How cuttings from Yate’s grass verges are being used to create green energy

GRASS cuttings from roadside verges in Yate are being turned into green energy in a three-year trial.

Grass cut by council tractor-driven mowers is being collected and sent off to a plant at Avonmouth to generate power.

The project, called Greenprint, will investigate new ways the cuttings could be used, including producing biogas, biomethane fuel for vehicles and as an additive for asphalt road surfacing material, called biochar.

It is being run by South Gloucestershire Council and Live Labs 2, a government-funded decarbonisation project, and is aimed at reducing the district’s carbon footprint.

Workers are collecting grass from highway verges and other green spaces, where it is normally left to lie.

The grass is then mixed with the council’s food waste and taken to an energy-from-waste plant. There the mixture will be subject to a process called anaerobic digestion, where it is broken down by microorganisms in an air-free space, to create methane gas. 

The council hopes the Greenprint project will also be good for nature.

Grass areas are usually mowed eight to ten times a year, and the cuttings left on the ground.

Under the new scheme, cuts will be reduced to between two and five a year, which the council says will encourage wildflowers, help insects to thrive, and increase the levels of carbon stored in the soil. 

The new arrangements started in Yate over the summer, using existing tractor-driven cutters – new machines will arrive later in the year.

The pilot is gradually being rolled out to more than 600 areas of grass in Yate, including the banks of the River Frome and verges in Greenways Road, Goose Green Way, Kennedy Way and Scott Way, as well as residential areas between St Briavels Drive and Rodford Way.

Trial will expand to other areas

It will be expanded to other parts of South Gloucestershire from next year.

The trial will last three years, followed by a further five years of monitoring of the environmental benefits and impacts, and costs. This information, as well as feedback from the community, will be used to decide whether to make the changes permanent.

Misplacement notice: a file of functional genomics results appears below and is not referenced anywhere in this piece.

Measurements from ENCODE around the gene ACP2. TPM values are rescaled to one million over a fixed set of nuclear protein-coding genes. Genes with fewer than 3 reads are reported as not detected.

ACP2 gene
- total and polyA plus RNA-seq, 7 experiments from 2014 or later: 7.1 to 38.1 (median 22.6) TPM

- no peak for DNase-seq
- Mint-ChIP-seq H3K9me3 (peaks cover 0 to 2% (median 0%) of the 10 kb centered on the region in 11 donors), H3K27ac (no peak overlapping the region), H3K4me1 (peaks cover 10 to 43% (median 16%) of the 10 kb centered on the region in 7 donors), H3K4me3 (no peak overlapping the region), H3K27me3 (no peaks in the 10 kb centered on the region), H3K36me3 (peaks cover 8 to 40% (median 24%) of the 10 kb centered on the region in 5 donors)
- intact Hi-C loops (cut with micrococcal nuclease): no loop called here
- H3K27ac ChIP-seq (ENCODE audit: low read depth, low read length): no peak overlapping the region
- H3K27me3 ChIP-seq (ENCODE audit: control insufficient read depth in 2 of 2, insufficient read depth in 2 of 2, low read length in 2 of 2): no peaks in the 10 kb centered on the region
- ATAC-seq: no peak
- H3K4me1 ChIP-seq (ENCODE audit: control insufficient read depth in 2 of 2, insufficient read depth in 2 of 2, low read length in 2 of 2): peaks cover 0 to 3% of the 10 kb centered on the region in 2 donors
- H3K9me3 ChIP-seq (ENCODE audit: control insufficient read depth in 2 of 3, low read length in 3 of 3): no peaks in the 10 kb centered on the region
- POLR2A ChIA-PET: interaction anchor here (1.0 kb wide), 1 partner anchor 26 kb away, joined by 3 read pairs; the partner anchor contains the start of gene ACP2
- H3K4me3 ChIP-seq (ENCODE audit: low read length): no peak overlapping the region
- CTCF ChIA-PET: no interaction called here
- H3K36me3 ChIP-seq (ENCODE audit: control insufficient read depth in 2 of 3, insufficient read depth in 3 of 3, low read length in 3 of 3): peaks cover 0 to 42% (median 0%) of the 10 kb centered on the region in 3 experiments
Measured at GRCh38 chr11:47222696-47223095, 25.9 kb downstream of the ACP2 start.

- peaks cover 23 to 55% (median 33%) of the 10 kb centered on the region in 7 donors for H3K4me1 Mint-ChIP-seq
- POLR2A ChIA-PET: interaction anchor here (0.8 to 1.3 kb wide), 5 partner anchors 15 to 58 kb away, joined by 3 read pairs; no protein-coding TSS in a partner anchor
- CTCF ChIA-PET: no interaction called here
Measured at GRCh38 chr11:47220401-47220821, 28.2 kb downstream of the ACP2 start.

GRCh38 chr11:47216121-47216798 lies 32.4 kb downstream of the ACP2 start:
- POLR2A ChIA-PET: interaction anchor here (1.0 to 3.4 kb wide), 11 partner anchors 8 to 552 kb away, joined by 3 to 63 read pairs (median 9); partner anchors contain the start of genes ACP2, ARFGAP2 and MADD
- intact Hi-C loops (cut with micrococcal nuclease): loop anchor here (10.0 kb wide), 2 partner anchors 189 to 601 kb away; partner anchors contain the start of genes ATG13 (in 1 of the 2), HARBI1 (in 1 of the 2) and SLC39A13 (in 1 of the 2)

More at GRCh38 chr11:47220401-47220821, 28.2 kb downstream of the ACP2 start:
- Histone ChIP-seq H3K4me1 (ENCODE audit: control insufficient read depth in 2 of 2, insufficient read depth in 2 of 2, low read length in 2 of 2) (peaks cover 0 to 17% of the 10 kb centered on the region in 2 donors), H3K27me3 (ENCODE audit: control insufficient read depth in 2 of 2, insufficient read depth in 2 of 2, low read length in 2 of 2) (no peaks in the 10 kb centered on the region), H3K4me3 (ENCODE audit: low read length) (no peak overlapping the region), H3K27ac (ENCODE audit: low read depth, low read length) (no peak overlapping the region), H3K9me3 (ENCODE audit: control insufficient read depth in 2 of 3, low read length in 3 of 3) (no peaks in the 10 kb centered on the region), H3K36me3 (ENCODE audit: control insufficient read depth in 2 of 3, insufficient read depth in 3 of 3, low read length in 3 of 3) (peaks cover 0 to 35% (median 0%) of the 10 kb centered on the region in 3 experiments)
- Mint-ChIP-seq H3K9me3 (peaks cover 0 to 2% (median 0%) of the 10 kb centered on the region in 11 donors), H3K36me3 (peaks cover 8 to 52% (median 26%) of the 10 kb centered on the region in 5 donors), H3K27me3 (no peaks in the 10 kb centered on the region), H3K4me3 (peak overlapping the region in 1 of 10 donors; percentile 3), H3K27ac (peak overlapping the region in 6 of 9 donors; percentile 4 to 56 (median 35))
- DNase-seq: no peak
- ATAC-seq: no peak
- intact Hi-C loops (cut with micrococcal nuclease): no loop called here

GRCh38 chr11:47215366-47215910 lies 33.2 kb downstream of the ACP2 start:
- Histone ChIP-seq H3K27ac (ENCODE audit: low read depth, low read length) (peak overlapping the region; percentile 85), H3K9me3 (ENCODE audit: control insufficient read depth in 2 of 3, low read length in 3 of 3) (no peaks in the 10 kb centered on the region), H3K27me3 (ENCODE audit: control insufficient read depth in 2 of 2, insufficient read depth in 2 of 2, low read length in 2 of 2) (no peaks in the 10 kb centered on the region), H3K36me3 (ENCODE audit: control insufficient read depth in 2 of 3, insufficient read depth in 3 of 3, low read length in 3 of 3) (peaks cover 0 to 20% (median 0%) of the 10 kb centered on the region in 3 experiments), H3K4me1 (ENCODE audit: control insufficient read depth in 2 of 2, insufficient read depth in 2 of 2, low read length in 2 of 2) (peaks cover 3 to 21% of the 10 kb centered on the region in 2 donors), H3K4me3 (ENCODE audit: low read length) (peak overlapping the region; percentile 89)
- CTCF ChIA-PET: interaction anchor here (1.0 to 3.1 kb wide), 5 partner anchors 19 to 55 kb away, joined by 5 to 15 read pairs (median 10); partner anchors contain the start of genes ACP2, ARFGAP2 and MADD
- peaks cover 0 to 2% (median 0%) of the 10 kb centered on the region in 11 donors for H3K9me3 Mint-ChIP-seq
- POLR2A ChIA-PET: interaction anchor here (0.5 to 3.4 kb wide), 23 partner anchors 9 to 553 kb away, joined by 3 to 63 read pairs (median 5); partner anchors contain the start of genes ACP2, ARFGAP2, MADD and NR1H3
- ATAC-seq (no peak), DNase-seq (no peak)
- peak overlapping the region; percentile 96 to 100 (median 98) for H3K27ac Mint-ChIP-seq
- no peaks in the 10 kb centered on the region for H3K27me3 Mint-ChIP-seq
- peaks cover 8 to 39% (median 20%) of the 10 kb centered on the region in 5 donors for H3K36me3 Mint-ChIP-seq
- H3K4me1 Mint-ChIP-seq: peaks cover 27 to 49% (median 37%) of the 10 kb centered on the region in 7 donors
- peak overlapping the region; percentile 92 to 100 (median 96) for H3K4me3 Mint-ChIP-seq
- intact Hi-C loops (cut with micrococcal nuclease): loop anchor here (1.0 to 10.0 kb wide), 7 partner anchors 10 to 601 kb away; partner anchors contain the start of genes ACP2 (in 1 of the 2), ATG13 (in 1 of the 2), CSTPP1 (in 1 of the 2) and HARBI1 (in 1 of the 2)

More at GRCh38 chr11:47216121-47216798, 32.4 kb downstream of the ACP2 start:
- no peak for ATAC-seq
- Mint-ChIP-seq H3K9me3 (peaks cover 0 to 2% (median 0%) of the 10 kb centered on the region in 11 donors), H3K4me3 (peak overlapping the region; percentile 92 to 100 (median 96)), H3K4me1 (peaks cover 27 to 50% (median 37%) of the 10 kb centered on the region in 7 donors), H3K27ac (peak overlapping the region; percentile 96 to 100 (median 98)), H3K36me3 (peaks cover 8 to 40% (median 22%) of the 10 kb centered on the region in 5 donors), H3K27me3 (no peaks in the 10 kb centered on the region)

The council says the cuttings will be transported with existing food waste in Yate before being transported to Avonmouth, so there will be no extra journeys to take it to the digester – but there will be an increase in lorry fuel consumption because of the extra weight. This will be taken into account as the project is reviewed.

A spokesperson said it was known that mixing grass cuttings with food can enhance the production of methane, and the trial aims to establish if using this to turn the waste into a gas that can be used to produce power will have overall green benefits.

The council’s cabinet member for the climate emergency, Dodington ward councillor Louise Harris, said that, if successful, the scheme could be adopted by other councils across the UK.

She said: “This is an exciting, innovative project which is considering new ways of working to help with our climate and nature emergency goals.

“Our green spaces are an important local amenity, but they also play a key part in supporting the nature recovery and how we manage a changing climate.

“For this trial we will be changing the way we manage our grass areas, along highways and in green spaces, to see if we can make a difference supporting ecology and biodiversity.”

Live Labs 2 programme director Giles Perkins said roadside grass areas could be a great green asset, adding: “This first step is an exciting one in considering how we approach local roads as a whole system, from a decarbonisation point of view.”

More information about the project can be found online at